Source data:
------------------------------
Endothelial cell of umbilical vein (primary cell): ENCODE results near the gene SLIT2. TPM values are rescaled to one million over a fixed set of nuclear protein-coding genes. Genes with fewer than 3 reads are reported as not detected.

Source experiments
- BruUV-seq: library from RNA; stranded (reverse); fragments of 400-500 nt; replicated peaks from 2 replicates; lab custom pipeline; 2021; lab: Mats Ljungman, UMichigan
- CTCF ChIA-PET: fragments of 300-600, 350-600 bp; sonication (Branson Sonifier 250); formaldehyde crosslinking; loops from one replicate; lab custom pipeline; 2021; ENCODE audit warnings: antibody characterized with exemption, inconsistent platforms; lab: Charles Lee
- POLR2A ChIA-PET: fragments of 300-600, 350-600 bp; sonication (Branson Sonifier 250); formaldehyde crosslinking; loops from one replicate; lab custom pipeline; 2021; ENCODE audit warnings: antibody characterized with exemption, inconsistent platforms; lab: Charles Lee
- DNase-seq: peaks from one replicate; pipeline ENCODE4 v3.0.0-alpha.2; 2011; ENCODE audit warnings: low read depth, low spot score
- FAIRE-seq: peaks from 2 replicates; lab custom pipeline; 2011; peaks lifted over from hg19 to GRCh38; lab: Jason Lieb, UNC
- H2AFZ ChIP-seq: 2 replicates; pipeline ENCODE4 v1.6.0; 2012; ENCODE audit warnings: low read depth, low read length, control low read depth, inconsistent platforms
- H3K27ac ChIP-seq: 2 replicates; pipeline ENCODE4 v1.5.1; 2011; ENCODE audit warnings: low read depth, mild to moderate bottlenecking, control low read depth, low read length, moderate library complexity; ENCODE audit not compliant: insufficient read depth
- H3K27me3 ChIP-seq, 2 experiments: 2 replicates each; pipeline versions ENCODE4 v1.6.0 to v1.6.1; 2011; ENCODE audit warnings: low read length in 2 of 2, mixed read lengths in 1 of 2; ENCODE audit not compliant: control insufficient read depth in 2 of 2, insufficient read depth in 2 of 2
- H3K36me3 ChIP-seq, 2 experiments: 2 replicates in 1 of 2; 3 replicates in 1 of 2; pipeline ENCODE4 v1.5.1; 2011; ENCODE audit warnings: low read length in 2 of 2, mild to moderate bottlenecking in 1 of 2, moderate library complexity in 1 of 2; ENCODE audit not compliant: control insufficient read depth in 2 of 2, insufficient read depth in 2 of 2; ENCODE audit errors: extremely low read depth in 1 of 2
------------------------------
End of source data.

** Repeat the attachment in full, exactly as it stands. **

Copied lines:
Endothelial cell of umbilical vein (primary cell): ENCODE results near the gene SLIT2. TPM values are rescaled to one million over a fixed set of nuclear protein-coding genes. Genes with fewer than 3 reads are reported as not detected.

Source experiments
- BruUV-seq: library from RNA; stranded (reverse); fragments of 400-500 nt; replicated peaks from 2 replicates; lab custom pipeline; 2021; lab: Mats Ljungman, UMichigan
- CTCF ChIA-PET: fragments of 300-600, 350-600 bp; sonication (Branson Sonifier 250); formaldehyde crosslinking; loops from one replicate; lab custom pipeline; 2021; ENCODE audit warnings: antibody characterized with exemption, inconsistent platforms; lab: Charles Lee
- POLR2A ChIA-PET: fragments of 300-600, 350-600 bp; sonication (Branson Sonifier 250); formaldehyde crosslinking; loops from one replicate; lab custom pipeline; 2021; ENCODE audit warnings: antibody characterized with exemption, inconsistent platforms; lab: Charles Lee
- DNase-seq: peaks from one replicate; pipeline ENCODE4 v3.0.0-alpha.2; 2011; ENCODE audit warnings: low read depth, low spot score
- FAIRE-seq: peaks from 2 replicates; lab custom pipeline; 2011; peaks lifted over from hg19 to GRCh38; lab: Jason Lieb, UNC
- H2AFZ ChIP-seq: 2 replicates; pipeline ENCODE4 v1.6.0; 2012; ENCODE audit warnings: low read depth, low read length, control low read depth, inconsistent platforms
- H3K27ac ChIP-seq: 2 replicates; pipeline ENCODE4 v1.5.1; 2011; ENCODE audit warnings: low read depth, mild to moderate bottlenecking, control low read depth, low read length, moderate library complexity; ENCODE audit not compliant: insufficient read depth
- H3K27me3 ChIP-seq, 2 experiments: 2 replicates each; pipeline versions ENCODE4 v1.6.0 to v1.6.1; 2011; ENCODE audit warnings: low read length in 2 of 2, mixed read lengths in 1 of 2; ENCODE audit not compliant: control insufficient read depth in 2 of 2, insufficient read depth in 2 of 2
- H3K36me3 ChIP-seq, 2 experiments: 2 replicates in 1 of 2; 3 replicates in 1 of 2; pipeline ENCODE4 v1.5.1; 2011; ENCODE audit warnings: low read length in 2 of 2, mild to moderate bottlenecking in 1 of 2, moderate library complexity in 1 of 2; ENCODE audit not compliant: control insufficient read depth in 2 of 2, insufficient read depth in 2 of 2; ENCODE audit errors: extremely low read depth in 1 of 2